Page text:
In a mad flurry of Spring cleaning, I’ve been working on files. I like to clean them out once a year just to see what I’ve saved, and, pitifully, and add to it. Which, I suppose doesn’t really qualify as cleaning them out, does it? Alas. I try.
Saturday I came across a letter a friend of mine, Wally, wrote for me, a letter of recommendation for a job. Wally joined a work team I supervised, right out of college and has remained a friend throughout the years.
I thought I’d share his letter — it’s the perfect way to start another week.
To Whom It May Concern:
When Emma Bauer asked me to write a recommendation for her, I thought she was kidding. There had to be at least two or three dozen others with job titles fancier than any I’d ever possessed who’d stand in line outside in a blizzard to volunteer, but she asked me. To say that I was honored doesn’t quite cover it.
When I look back on the various jobs I’ve held in my life, few were as pleasurable as my time spent at the Center for Human Services at University Extension, University of California, Davis. Most of this has to do with Emma Bauer. The job itself was just a job, but working with Emma made it something to look forward to. It’s not just that she’s easy to work with and exceptionally capable, but that she gave me the opportunity to fail. As a supervisee, I could ask for nothing more. Without her gentle guidance, I never would have moved up through the ranks, ultimately joining her as a supervisor.
Emma sent me a copy of the job description for this position. Eighty percent of it could be handled by a moderately trained Capuchin. What you really want to know in this letter is what kind of person is Emma. What will it be like working for, with, or supervising her? Does she play well with others? Is she competent? Is she gonna turn out to be that crazy lady who wears inappropriate sweaters and tries to have meaningful conversations with the water cooler?
If you asked me to pick two or three people from my past to work with, in any capacity, Emma’s name would be at the top. That’s not hyperbole; that’s just the way it is. I’ve worked for her, and I’ve worked alongside her. No one is more committed, more loyal, or more enthusiastic about what they do. Emma was not just a valued coworker, but a friend I have kept through thirteen years and moves to two different time zones.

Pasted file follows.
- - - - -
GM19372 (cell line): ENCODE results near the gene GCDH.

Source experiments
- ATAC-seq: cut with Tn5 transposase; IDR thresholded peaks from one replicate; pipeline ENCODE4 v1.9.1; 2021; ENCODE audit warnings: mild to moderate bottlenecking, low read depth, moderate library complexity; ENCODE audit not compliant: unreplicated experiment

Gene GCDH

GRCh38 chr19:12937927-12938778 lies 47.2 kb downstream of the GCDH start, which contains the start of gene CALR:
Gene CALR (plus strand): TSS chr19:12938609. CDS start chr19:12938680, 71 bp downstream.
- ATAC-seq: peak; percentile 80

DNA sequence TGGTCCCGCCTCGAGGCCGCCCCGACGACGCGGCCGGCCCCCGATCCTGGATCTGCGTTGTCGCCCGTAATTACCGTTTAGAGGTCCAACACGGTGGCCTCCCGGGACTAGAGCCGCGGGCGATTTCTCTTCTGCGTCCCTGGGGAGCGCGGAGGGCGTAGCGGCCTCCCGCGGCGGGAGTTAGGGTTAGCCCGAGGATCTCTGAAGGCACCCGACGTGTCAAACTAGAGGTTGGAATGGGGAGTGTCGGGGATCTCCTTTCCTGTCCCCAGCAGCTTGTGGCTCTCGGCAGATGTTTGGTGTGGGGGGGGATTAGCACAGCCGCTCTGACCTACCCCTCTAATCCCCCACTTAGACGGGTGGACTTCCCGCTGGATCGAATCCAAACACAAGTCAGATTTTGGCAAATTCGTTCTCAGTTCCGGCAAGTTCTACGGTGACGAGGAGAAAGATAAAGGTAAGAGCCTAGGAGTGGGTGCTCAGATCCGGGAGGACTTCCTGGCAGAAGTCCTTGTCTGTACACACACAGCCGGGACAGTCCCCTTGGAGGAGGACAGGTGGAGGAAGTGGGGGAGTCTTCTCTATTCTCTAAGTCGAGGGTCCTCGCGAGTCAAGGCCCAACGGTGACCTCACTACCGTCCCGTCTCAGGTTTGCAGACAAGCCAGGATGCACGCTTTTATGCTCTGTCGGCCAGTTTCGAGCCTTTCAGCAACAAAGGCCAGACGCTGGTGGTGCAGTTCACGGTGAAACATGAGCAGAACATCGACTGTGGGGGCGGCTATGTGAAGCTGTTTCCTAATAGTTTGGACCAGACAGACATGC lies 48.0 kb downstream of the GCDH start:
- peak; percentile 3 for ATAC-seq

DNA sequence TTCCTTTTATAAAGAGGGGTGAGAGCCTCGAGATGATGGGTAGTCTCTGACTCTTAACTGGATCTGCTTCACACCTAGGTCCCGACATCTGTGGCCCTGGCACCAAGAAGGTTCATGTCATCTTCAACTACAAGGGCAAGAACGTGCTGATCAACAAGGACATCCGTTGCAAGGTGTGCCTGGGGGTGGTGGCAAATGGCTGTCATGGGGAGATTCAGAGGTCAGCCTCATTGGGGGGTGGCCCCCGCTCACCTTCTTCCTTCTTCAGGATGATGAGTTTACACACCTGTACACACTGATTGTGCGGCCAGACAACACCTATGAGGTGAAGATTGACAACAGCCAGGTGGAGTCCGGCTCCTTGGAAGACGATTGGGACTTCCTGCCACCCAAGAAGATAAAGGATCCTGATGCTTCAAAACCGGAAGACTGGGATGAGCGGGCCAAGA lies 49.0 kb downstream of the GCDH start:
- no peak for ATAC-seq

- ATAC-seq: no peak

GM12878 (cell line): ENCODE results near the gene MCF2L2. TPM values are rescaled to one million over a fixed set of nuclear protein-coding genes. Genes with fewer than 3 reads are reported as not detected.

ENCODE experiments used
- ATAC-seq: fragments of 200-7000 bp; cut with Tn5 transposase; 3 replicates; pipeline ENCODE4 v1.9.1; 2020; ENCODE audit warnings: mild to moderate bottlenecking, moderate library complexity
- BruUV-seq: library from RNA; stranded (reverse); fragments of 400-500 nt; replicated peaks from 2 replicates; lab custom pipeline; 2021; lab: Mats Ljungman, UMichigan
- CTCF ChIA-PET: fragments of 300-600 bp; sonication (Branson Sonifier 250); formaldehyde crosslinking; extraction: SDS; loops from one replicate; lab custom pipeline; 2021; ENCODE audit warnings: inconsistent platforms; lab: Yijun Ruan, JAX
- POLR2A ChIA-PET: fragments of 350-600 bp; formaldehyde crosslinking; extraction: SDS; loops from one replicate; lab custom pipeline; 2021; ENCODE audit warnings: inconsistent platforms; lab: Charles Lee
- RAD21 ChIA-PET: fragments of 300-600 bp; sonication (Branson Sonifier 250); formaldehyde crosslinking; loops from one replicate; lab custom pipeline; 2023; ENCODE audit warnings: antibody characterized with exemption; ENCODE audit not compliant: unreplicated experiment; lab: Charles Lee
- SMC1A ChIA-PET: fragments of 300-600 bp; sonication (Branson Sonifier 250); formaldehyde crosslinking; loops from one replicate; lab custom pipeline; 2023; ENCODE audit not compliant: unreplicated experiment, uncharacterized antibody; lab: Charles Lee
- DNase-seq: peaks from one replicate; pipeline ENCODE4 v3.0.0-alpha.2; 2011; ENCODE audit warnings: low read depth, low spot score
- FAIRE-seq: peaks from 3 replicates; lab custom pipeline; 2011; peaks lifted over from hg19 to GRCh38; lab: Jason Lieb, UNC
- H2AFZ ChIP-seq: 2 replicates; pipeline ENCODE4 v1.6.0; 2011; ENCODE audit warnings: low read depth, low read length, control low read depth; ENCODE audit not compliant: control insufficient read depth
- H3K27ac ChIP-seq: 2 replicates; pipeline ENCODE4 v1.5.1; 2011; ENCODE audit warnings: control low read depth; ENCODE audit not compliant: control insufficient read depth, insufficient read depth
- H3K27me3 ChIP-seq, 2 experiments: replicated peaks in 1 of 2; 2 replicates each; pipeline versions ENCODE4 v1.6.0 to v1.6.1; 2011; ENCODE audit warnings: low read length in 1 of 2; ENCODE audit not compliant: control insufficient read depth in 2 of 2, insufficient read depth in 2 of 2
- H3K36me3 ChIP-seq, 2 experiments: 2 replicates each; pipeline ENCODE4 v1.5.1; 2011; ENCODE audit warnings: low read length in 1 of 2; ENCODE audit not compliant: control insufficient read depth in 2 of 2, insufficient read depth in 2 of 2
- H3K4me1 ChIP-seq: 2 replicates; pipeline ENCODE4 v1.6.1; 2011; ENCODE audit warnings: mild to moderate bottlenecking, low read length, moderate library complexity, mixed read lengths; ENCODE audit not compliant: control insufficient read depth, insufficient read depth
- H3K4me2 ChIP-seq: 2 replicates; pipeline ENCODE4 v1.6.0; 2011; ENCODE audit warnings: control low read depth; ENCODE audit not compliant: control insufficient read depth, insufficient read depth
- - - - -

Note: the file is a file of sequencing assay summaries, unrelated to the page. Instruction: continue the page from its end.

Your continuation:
If you have any questions, please feel free to contact me. Seriously. Call me. E-mail me. Send a carrier pigeon that responds to the name Oliver. For Emma, I’d gladly deal with a pigeon and all that comes with it.
His letter made me laugh out loud, as Wally always does. I should have known to expect this kind of letter!
He’s the guy who dressed as “Captain Chaos” when our entire office (equipment, files, desk, people, everything) was moving across the street to new digs and staff was responsible for moving all their own paperwork. At the time that was massive for our team because we had enough printed booklets to serve over 4,000 participants in classes given all over California, and in three languages for four different class = tons of stuff.
We had our typical fun that day, with cart races all around the parking lot. (No wonder he thought I was a great supervisor.) And, Wally had fun running around in a mask and red cape, shouting, “Captain Chaos to the rescue!”
Wally also once dressed as Lola, prancing around to “Copacabana” in a staff talent show (he won). And, less famously, he planned a field trip for some of the staff to the campus “meat locker” — a vomit inducing event for many of them. Literally. UCD has a well-known ag school (the team name is the “aggies”) and raises all kinds of animals, from conception to death. Unfortunately, the meat locker process is part of the deal for some of them.
All that said, Wally remains one of my best friends. He’s a fellow writer and is in the process of having his first book published. It’s the first in a young adult series of crime/mystery stories that stars a smart-ass college kid who always wear shorts, no matter the weather. Hmm. Sounds very much like Wally himself. In fact, exactly.
Needless to say, I didn’t use the letter. I also didn’t get the job. In hindsight, maybe I should have used the letter.